It’s our future — What are we doing for youth?
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Hey there, time traveller!
This article was published 04/01/2014 (3138 days ago), so information in it may no longer be current.
Right now in Winnipeg, a young girl is probably performing sex acts with a man for drugs.
As you read this, undoubtedly a child is cutting and scarring her arms out of desperation over her plight in life.
Many young people are thinking about suicide; too many will succeed. We have about 10,000 Manitoba children in government care, up from fewer than 7,000 in 2006. They suffer broken ties from their families. A disproportionate number are aboriginal. Many will serve multiple jail sentences. Street gangs are swelling with young people seeking what is missing at home.
Many of our lost youth have little chance, coming from neglectful families. Some have substance abuse problems interrupted by bouts in jail.
You need a licence to drive a car or to have a pet dog, but anybody can have children. Kids are having kids, and many are never taught how to parent. It is no wonder they have difficulty being parents if they had none themselves.
People need to learn how to parent, and the community must help them. A wise African proverb says: it takes a village to raise a child. The only way government and service agencies can help is by working together. Today’s social problems are too broad and complex for any single agency to achieve anything substantial alone.
Once I told this truth at a high-level meeting. Representatives from a variety of agencies were working on solutions to sexual exploitation. When it came time to agree on a direction, the meeting stalled.
I said, “OK, just so we’re clear, we agree that kids are going to be victimized and we’re going to let it happen because its someone else’s responsibility.” This harsh truth got the discussion going again.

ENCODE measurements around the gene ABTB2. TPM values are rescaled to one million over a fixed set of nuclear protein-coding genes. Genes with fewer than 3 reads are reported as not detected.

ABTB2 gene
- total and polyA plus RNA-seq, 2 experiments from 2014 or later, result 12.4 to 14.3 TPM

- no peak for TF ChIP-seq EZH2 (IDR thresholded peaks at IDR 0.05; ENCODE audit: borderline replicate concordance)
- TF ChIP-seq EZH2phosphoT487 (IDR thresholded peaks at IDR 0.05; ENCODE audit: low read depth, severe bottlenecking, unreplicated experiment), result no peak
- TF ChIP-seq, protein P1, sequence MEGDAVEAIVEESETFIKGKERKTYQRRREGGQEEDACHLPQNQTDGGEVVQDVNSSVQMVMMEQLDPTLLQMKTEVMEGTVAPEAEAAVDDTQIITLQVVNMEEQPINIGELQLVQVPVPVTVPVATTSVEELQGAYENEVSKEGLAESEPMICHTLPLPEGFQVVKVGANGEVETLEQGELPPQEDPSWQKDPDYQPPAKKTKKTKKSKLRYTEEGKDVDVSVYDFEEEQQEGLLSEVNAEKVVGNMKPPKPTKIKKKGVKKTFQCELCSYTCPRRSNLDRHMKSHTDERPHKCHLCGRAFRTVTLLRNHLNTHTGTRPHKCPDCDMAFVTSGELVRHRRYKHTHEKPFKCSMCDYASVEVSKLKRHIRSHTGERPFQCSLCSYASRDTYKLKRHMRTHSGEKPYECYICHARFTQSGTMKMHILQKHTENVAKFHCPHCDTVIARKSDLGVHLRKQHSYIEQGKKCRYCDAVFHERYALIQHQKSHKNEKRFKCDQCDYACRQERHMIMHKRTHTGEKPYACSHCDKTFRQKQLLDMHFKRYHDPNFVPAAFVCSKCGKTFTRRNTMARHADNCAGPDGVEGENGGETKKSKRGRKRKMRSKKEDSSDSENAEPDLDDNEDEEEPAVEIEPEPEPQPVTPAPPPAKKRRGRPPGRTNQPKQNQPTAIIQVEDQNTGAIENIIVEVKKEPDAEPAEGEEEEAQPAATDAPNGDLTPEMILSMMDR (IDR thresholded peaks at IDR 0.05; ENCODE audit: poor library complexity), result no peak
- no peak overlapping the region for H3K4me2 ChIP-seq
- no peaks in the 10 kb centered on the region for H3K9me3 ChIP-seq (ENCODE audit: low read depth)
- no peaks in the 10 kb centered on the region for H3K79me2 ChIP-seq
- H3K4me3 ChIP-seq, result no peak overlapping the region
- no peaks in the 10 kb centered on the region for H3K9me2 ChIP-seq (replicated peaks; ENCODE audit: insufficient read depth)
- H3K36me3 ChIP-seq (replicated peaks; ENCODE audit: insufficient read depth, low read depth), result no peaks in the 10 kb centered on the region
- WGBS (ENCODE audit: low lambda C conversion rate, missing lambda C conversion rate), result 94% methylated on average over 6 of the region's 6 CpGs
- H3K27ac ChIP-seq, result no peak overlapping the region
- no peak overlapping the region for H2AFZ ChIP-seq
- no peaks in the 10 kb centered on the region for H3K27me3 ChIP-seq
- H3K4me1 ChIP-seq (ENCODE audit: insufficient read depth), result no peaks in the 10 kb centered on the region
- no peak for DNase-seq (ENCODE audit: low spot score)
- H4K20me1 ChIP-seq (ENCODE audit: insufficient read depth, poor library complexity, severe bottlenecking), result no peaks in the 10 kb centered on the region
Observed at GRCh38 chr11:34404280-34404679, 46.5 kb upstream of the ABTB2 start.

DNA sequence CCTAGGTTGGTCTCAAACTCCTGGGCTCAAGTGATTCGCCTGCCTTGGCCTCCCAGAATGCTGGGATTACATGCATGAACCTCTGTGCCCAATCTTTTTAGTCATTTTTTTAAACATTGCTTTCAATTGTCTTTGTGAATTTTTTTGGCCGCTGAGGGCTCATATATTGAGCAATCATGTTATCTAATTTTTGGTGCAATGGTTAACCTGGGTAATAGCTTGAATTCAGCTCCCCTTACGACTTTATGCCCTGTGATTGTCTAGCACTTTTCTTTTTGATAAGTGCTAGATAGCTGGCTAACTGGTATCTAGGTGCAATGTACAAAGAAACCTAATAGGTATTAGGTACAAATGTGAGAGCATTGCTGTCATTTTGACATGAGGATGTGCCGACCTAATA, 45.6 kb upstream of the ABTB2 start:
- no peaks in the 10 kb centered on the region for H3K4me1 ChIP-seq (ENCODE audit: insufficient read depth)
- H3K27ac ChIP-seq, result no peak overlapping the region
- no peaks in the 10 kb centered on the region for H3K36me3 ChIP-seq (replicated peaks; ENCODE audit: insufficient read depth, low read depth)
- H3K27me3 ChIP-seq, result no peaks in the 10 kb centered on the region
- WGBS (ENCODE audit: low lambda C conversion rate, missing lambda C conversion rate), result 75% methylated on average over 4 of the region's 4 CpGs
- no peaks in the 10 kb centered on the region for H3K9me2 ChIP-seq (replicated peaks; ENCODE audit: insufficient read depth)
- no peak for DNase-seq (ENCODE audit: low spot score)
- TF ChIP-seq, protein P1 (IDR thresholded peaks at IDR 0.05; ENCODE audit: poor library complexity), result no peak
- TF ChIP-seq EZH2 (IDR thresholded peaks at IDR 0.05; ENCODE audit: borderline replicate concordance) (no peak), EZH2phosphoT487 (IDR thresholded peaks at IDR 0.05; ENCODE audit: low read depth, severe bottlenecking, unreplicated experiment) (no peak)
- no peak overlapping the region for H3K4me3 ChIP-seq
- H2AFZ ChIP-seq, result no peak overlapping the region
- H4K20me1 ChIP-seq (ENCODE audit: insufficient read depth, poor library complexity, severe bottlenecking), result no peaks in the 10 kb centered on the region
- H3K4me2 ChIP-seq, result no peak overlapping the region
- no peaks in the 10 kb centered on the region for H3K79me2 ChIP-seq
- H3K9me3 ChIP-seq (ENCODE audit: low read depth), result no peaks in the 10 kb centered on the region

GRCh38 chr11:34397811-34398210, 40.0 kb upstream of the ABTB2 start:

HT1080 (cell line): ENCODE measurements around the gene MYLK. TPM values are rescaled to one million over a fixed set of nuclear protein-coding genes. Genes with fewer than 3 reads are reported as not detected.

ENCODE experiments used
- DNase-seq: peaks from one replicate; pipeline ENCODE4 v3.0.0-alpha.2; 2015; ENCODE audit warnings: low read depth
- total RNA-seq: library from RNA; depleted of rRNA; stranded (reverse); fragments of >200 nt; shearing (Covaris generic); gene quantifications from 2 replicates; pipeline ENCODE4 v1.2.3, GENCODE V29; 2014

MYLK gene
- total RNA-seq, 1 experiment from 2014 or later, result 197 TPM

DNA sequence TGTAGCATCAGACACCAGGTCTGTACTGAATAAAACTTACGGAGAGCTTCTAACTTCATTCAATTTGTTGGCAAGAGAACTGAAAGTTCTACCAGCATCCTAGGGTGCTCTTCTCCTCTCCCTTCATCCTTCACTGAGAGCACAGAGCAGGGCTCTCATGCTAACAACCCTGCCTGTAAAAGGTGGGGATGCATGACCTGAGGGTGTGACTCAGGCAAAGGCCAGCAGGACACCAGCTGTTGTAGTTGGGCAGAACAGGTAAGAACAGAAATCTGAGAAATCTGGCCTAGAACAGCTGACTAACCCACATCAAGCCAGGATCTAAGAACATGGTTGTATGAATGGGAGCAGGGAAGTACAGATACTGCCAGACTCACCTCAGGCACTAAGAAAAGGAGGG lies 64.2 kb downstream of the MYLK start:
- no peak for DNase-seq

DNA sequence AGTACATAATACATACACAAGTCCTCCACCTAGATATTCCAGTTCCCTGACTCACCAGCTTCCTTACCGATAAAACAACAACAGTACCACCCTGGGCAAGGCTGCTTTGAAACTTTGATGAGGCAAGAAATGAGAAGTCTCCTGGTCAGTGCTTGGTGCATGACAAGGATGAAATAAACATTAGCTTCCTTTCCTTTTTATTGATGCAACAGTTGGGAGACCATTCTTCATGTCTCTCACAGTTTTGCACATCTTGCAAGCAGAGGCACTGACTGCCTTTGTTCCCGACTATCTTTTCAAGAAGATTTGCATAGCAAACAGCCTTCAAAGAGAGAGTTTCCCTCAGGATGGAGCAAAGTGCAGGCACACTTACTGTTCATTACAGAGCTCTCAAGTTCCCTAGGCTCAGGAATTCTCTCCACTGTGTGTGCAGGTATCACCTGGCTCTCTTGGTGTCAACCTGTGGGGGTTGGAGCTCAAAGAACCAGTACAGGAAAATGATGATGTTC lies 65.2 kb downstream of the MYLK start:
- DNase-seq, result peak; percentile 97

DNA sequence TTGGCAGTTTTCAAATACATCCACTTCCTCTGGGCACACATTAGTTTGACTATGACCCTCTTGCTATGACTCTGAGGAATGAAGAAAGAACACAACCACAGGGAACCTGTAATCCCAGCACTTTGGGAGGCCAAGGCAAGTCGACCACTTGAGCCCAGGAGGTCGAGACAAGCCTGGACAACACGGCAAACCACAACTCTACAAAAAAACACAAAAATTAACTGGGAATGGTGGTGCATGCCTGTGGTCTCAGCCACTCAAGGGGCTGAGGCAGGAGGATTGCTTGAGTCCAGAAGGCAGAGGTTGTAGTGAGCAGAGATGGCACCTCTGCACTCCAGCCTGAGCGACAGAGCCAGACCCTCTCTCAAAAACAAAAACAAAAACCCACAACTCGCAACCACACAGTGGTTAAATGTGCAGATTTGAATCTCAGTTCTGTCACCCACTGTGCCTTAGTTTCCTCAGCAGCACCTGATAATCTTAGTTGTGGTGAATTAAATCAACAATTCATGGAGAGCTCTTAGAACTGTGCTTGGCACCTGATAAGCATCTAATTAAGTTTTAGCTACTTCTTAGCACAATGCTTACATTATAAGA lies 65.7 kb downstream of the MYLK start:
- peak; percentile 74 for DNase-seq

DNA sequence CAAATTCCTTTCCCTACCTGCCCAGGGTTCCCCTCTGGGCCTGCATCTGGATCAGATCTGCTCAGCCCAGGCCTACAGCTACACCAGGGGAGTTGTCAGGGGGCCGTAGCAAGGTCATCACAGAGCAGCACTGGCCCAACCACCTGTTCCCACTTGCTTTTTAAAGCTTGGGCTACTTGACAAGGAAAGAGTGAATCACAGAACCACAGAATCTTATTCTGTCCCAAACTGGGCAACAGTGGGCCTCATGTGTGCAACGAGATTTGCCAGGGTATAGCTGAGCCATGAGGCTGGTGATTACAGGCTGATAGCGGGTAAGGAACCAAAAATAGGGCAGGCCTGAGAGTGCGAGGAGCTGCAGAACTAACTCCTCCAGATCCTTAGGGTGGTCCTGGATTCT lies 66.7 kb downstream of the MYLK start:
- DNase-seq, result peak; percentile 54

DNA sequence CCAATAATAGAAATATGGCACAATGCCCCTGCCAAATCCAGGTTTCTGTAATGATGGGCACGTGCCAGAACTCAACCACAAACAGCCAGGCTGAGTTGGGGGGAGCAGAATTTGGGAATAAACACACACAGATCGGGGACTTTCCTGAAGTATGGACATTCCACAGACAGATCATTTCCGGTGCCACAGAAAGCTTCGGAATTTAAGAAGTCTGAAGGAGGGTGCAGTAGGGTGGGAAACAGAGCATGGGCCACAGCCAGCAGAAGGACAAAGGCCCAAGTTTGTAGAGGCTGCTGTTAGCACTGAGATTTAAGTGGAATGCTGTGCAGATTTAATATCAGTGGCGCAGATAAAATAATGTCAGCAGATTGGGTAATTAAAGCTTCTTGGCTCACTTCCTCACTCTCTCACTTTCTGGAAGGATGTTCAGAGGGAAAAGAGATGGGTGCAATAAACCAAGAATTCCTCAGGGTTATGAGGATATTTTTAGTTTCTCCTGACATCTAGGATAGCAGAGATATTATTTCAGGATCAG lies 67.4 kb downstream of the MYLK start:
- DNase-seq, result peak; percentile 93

Getting agencies to break from their conventional roles and willingly share ownership in social problems is difficult work. But sometimes we need to change. We all do our jobs well, and yet children still get victimized. Sometimes people who need help get lost between agencies. Doing better is not about avoiding liability; it is about doing what is right. It is about not leaving it to someone else.
We have a moral imperative to protect our youth. Our community must pull together to help struggling parents and neglected children. The only way we can make it happen though, is to share in responsibility. It is fair to say parents need a chance to learn. It is also fair to say government and non-government agencies are constantly asked to do more with less.
It is not fair to ask what the police are doing about crime, without also asking what the rest of the community is doing as well. That is like asking what the police are doing about poverty, health care, education and job opportunities. The police cannot deter crime alone, any more than a doctor can cure diseases resulting from a lifetime of poor health choices. These issues need addressing early in life before they become problems. Crime is the symptom at the end of a long path that often begins in childhood.
As a husband and father of four children, and having dedicated 30 years to working in the justice system, I am concerned about the future. Looking at our collective humanity now, I fear what may happen if we do not change.
Our village, our community, must pull together if we are serious about social justice and about making a brighter future for our youth.
— Staff Sgt. Bob Chrismas is in his 25th year with the Winnipeg Police Service.
Updated on Saturday, January 4, 2014 10:44 AM CST: corrects typo in lede
Updated on Saturday, January 4, 2014 3:58 PM CST: adds byline